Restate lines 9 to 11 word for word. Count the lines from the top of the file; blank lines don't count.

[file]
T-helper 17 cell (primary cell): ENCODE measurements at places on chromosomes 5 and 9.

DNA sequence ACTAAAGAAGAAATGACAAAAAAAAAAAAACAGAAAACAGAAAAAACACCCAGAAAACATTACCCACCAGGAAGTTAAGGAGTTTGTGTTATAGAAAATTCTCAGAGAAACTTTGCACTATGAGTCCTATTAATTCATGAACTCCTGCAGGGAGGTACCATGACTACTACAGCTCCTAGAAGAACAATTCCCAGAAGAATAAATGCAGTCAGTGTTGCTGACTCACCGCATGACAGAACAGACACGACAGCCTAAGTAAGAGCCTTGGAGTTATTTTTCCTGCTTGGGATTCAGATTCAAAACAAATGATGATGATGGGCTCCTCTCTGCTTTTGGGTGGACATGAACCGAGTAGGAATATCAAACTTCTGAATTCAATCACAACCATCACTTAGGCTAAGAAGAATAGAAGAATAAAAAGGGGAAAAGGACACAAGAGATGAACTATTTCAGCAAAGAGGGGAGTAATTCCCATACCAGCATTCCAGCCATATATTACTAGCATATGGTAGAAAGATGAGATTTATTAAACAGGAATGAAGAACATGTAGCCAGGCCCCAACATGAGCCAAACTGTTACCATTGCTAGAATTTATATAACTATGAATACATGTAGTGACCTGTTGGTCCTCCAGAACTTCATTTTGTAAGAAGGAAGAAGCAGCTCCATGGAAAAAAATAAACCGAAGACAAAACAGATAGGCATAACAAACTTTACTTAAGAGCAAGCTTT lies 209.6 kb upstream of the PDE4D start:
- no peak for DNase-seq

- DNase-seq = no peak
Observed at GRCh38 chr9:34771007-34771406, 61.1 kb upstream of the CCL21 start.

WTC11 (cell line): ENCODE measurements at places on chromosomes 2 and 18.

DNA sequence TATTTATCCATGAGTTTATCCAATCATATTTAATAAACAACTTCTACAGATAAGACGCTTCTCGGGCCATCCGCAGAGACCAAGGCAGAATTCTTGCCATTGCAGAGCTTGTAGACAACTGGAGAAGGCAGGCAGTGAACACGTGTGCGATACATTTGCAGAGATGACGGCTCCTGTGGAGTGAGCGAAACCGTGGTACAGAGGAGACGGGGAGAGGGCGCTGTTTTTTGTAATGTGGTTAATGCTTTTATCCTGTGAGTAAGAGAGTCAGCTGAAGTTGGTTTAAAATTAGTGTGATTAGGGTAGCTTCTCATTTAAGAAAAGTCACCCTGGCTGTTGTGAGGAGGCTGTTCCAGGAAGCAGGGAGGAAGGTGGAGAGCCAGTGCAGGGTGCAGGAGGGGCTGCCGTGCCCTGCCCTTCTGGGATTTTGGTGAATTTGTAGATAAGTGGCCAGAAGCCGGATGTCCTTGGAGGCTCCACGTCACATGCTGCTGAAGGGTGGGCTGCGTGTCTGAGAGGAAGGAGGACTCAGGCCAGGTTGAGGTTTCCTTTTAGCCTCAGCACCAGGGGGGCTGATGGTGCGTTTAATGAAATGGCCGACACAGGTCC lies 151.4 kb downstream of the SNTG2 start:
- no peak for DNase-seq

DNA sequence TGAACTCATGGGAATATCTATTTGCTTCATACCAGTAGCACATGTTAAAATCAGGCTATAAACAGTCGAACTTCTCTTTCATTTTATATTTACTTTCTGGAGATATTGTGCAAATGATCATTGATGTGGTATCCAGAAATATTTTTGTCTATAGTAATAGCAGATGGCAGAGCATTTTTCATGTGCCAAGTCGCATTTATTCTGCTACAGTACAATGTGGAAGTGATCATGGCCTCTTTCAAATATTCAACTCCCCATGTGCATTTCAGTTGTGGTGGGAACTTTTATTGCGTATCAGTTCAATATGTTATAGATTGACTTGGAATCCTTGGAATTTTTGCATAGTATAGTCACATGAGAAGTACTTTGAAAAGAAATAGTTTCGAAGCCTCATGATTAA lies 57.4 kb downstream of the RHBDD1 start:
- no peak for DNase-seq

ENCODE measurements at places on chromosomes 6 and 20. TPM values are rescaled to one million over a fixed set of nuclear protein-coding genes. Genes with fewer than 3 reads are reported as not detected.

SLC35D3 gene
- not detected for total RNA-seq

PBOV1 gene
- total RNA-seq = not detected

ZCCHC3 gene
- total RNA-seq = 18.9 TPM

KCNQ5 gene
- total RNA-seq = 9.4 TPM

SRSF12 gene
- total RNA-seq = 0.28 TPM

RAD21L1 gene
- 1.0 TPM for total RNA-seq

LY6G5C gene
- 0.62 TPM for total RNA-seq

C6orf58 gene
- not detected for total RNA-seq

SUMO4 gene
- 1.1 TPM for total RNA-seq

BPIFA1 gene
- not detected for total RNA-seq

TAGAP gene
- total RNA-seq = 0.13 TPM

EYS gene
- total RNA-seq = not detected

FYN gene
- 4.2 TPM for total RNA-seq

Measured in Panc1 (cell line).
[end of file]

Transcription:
DNA sequence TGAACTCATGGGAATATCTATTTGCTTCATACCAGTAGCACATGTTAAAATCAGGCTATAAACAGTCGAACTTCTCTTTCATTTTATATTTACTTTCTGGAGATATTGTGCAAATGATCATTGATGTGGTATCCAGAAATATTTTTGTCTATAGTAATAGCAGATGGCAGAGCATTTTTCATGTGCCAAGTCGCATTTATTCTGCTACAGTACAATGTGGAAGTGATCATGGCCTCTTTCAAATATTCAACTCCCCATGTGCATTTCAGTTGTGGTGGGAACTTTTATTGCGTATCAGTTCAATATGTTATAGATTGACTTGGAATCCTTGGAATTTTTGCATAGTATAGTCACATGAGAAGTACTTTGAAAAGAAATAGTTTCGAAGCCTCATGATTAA lies 57.4 kb downstream of the RHBDD1 start:
- no peak for DNase-seq

ENCODE measurements at places on chromosomes 6 and 20. TPM values are rescaled to one million over a fixed set of nuclear protein-coding genes. Genes with fewer than 3 reads are reported as not detected.